The pseudo-logic embraced by gun control ninnies to arrive at "common sense" solutions in their hysterical crusade against the Second Amendment defies reality. It requires that you believe laws prevent bad people from doing bad things; that spoons make people fat; and that the argument about guns really has nothing to do with government control.
You also must overlook plunging violent crime rates despite increased gun ownership, the ever-declining number of mass shootings -- a lightning strike poses more danger -- and ignore the fact that localities with the strictest gun control are plagued by the most crime. But our betters never tire of trying to push us down their rabbit hole.
Former Democratic U.S. Rep. Gabrielle Giffords -- wounded in 2011 by a deeply troubled man who killed six at an Arizona political event -- and her retired astronaut husband, Mark Kelly, are the latest to urge "responsible" gun ownership.
"Expanding background checks will help create a uniform standard for all gun purchases and prevent criminals and the dangerously mentally ill from obtaining powerful weapons," Giffords wrote in a USA Today opinion piece.
She is dreadfully wrong. It would do neither.
Giffords and Kelly formed "Americans for Responsible Solutions" and are on a quixotic quest through seven states to peddle universal background checks for all firearms sales. They plan to spend $20 million to get their way.
The idea is to visit states with lawmakers who in April thankfully balked at supporting deceptive congressional legislation that would have imposed universal background checks -- while establishing a de facto national gun register, gutting the federal Firearms Owners' Protection Act and consolidating state-held personal information. Sen. Mark Begich joined those refusing to participate in the cynical effort to parlay the horrific Sandy Hook Elementary School murders into a gun control tour de force.
In Alaska, Giffords and Kelly met with gun owners and gave Begich, facing an expensive, hotly contested election next year, a welcome opportunity to defend the Second Amendment.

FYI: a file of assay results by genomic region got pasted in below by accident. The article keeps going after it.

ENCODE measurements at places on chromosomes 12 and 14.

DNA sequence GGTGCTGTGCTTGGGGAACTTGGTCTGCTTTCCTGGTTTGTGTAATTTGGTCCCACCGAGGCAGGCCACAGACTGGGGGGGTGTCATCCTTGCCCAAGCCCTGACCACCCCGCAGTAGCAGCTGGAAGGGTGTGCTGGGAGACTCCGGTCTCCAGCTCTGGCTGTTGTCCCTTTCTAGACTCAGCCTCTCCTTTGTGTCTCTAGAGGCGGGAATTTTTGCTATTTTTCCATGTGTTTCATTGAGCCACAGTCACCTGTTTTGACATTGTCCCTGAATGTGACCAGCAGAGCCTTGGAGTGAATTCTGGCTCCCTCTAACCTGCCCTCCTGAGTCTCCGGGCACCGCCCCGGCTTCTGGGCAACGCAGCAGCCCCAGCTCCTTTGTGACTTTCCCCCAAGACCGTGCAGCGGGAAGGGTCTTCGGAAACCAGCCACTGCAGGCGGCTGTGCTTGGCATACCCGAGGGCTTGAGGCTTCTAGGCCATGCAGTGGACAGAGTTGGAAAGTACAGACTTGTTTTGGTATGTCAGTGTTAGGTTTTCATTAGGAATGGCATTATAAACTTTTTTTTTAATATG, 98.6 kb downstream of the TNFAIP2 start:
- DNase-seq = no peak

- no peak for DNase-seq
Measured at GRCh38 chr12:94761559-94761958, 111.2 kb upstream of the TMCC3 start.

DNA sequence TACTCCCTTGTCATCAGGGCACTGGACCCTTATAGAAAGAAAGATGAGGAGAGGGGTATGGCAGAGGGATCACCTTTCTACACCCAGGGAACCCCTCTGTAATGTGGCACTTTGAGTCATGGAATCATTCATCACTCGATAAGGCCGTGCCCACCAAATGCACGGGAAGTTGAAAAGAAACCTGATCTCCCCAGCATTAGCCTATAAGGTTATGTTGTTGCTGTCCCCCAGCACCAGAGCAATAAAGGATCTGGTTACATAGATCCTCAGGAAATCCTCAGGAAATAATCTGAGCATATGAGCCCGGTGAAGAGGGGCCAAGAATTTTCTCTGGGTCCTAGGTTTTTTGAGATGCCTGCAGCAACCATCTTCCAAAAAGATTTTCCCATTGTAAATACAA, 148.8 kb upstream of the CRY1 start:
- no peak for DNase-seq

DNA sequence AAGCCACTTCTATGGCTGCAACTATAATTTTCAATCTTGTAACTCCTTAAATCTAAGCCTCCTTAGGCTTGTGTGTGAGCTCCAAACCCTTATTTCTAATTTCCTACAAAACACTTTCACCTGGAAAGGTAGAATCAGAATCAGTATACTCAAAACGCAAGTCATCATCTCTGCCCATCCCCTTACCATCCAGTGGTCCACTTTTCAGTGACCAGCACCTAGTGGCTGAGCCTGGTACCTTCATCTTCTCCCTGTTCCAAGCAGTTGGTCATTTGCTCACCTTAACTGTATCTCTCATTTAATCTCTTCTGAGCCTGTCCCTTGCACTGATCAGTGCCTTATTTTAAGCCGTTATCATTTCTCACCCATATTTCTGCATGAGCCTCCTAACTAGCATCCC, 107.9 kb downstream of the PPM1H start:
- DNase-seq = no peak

Begich's break with gun-grabbers angered Democrats and folks like anti-gun New York Mayor Mike "Big Gulp" Bloomberg, but his recalcitrance will pay dividends. Getting roughed up for protecting gun rights is political gold in Alaska.
Voters here understand gun control rhetoric routinely is disingenuous or simply wrong. Kelly, for instance, wondered how many people denied guns at stores, with mandatory background checks, then bought one at a gun show or on the Internet, an Associated Press story reported.
You cannot buy guns willy-nilly on the Internet and have them sent to you -- unless you are a licensed dealer. The rest of us must have them shipped through a licensed dealer, fill out a federal form and get National Instant Criminal Background Check System approval.
Criminals ignore that. Forty percent of them get guns on the streets, another 40 percent from family and friends. Gun shows and flea markets? Less than 2 percent obtain them there, statistics show.
What about the mentally ill or drug abusers? They are the problem -- and there may be no answer. Virtually invisible to current background checks, they likely will remain so. Jared Loughner, accused of shooting Giffords, filled out necessary forms and won approval to buy a gun. He had not been adjudicated mentally ill and his name was not in the system. His case is not unique
Mayors Against Illegal Guns, Bloomberg's website, reports 23 states and the District of Columbia have forwarded fewer than 100 mental health records to NICS. Seventeen submitted fewer than 10; four, none. Forty-four have submitted fewer than 10 records to the controlled substance file at NICS; 33, none. Most federal agencies do not share substance abuse records with NICS.
Advocacy groups oppose expanding NICS, citing privacy concerns and fears of discouraging the mentally ill from seeking help.
Add to all that repeated federal attempts to create a national firearms registry -- despite a law prohibiting it -- and you can see why expanded checks are unwelcome in many quarters: they simply will not work. Criminals do not ask permission, the mentally ill are invisible -- and expanded checks would give far too much information to an untrustworthy government.
Nobody wants criminals or the mentally ill to have access to firearms, but totally preventing it in a free society requires frighteningly draconian measures. As Thomas Jefferson once wrote to James Madison: "Malo periculosam libertatem quam quietum servitium."
"I prefer liberty with danger to slavery with security."
Paul Jenkins is editor of the AnchorageDailyPlanet.com.